Upcoming Housing Crash Threatens To Destroy Kansas City Suburbs!!!

For some strange reason our suburban neighbors mistakenly think they're insulated from the racially charged politics of the urban core. 

Or, even worse, they actively engage in divisive rhetoric that often accompanies the politics of the inner city and then run back to the relative "safety" of outlying areas.

All of that is quickly changing and mindless partisan politics won't help to delay the inevitable.

Remember that just last month the Kansas City northland had their political infrastructure turned upside down by 12th & Oak. 

On the Kansas side we've seen the futile fight against more and more crowded and lower income housing developments. 

The buildings keep going up along with the blood pressure of longtime residents.

This passage offers a bit of insight into the trend . . .

"Experts point to a number of reasons that the housing supply isn’t keeping up with demand, but one in particular has become a primary target for reformers: single-family zoning. Single-family zoning is a regulation that makes it illegal to build anything other than an individual, detached home on a plot of land — meaning dwellings like townhouses, apartments and duplexes that can house multiple tenants aren’t allowed . . . Recently, lawmakers in blue states and cities have moved to roll back zoning rules in hopes of spurring more development."

Accordingly . . .

An upcoming housing crash will only serve to accelerate the demand for "affordable housing" in the suburbs. 

Meanwhile . . .

Single-family homes are becoming a legacy of the past as the global economy evolves past the one of the tenets of the American century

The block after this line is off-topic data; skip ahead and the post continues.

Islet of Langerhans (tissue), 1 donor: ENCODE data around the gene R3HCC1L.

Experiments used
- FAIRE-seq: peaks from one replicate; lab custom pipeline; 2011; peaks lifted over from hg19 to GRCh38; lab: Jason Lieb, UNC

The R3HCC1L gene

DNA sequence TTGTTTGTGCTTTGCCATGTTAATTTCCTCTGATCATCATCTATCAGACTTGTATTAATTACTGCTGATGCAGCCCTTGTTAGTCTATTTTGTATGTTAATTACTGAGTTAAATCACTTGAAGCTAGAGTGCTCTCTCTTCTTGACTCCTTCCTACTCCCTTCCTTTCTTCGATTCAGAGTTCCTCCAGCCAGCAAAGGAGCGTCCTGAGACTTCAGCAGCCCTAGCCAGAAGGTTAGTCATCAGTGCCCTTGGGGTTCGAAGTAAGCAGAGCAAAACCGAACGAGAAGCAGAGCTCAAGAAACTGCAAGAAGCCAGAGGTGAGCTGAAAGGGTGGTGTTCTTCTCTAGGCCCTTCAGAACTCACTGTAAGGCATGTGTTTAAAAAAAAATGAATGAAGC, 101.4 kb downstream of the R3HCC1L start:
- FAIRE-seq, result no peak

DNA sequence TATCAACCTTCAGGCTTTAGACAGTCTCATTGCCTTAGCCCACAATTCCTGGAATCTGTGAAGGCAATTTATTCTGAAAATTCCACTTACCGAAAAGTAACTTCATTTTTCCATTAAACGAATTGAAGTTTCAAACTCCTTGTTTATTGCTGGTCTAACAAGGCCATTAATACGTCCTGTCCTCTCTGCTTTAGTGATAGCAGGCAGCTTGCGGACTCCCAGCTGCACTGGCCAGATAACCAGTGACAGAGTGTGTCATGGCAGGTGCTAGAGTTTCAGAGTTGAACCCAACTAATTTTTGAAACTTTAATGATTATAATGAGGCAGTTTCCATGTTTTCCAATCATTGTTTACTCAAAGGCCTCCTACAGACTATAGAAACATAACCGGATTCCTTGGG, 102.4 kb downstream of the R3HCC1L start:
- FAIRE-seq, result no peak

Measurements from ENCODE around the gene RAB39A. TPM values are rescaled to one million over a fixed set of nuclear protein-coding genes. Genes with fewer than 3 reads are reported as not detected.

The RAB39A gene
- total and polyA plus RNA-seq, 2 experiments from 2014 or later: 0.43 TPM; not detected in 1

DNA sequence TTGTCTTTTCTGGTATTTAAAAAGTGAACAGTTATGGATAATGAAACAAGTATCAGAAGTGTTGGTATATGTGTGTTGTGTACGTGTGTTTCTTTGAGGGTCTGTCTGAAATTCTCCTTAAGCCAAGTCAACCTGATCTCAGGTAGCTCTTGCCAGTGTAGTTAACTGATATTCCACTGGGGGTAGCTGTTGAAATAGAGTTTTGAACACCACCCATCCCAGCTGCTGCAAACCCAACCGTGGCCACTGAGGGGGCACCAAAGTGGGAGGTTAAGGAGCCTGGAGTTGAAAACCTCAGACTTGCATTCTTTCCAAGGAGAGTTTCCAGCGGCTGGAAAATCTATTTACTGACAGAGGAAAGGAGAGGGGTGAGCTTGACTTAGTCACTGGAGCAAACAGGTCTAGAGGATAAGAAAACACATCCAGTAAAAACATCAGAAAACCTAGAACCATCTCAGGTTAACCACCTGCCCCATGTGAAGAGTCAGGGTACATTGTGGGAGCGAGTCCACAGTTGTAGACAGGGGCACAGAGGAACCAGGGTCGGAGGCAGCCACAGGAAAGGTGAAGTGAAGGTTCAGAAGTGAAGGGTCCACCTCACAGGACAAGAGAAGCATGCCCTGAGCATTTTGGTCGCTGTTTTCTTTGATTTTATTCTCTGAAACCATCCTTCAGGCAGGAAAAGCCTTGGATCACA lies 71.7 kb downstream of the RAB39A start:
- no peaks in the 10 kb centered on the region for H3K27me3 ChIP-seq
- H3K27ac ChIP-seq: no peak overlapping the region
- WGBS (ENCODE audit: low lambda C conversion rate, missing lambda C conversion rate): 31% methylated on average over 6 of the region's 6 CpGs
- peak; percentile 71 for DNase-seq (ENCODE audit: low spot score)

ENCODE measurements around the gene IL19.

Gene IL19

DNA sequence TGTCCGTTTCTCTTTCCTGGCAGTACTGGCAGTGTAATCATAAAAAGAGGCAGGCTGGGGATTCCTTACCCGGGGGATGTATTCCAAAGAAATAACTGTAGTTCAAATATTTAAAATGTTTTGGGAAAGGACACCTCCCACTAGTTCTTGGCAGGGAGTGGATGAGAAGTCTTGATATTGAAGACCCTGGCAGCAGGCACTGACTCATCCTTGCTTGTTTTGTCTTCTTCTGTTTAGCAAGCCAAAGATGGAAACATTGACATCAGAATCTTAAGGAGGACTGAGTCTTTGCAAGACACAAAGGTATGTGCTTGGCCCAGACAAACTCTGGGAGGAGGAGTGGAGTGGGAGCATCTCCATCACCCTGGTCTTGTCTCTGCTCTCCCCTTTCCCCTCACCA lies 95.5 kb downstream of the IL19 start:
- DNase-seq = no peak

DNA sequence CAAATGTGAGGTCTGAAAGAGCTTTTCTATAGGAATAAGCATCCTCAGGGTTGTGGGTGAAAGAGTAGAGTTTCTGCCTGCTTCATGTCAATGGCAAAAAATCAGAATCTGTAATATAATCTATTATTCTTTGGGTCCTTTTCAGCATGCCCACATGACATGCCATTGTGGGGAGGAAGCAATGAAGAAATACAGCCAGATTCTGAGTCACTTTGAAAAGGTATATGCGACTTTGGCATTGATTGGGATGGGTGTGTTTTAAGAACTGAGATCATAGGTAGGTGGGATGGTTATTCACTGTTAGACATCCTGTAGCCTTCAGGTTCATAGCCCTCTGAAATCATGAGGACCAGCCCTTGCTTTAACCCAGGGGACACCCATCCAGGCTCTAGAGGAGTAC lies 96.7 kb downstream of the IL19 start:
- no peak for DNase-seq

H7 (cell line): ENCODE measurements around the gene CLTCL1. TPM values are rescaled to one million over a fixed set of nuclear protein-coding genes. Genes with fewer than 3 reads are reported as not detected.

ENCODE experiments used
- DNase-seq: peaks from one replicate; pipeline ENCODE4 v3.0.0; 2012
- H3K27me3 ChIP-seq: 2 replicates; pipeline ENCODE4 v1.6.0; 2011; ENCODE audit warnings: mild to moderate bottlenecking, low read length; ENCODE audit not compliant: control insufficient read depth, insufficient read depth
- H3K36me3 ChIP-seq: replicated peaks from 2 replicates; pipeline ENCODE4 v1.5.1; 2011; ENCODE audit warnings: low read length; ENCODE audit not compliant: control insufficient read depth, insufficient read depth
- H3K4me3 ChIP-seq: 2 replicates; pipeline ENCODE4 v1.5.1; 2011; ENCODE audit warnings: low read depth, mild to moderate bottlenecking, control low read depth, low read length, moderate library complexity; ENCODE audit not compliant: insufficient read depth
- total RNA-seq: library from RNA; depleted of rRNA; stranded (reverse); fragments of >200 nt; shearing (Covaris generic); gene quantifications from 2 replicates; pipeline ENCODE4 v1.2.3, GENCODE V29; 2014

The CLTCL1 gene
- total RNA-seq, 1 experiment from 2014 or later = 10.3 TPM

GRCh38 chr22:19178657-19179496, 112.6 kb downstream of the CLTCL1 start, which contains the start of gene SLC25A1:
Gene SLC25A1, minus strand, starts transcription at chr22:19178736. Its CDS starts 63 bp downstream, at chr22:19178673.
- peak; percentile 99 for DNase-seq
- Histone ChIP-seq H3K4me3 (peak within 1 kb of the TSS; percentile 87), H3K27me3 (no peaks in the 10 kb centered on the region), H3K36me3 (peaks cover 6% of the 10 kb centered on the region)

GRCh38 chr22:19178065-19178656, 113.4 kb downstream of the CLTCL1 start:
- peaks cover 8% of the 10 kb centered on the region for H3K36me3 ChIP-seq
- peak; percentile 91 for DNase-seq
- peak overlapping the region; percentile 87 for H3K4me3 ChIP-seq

Read more via www.TonysKansasCity.com news links . . .

Will the U.S. Housing Market Crash in 2022?

Housing prices exploded during the pandemic. Due to a mix of low interest rates and limited availability in desired areas, people bid up the price of homes leading to an overall increase of 11.3% in 2020 and 16.9% in 2021, according to data from Freddie Mac.

Housing Bubble? Buyers Say Yes, Economist Says No

Historically fast home-price growth has homebuyers and sellers worried the market has become detached from reality. But Redfin's chief economist says rising mortgage rates and buyers who can afford their homes are preventing a bubble. According to a survey in a new report from Redfin, 77% of homebuyers and sellers believe there's a housing price bubble in the area where they live.

Would banning single-family zoning solve the housing crisis?

The housing shortage in the United States, a problem that has persisted for decades, has become even more acute since the start of the coronavirus pandemic. The country has somewhere between 3.8 million and 5 million fewer housing units than it needs, according to various studies of the market over the past two years.

Developing . . .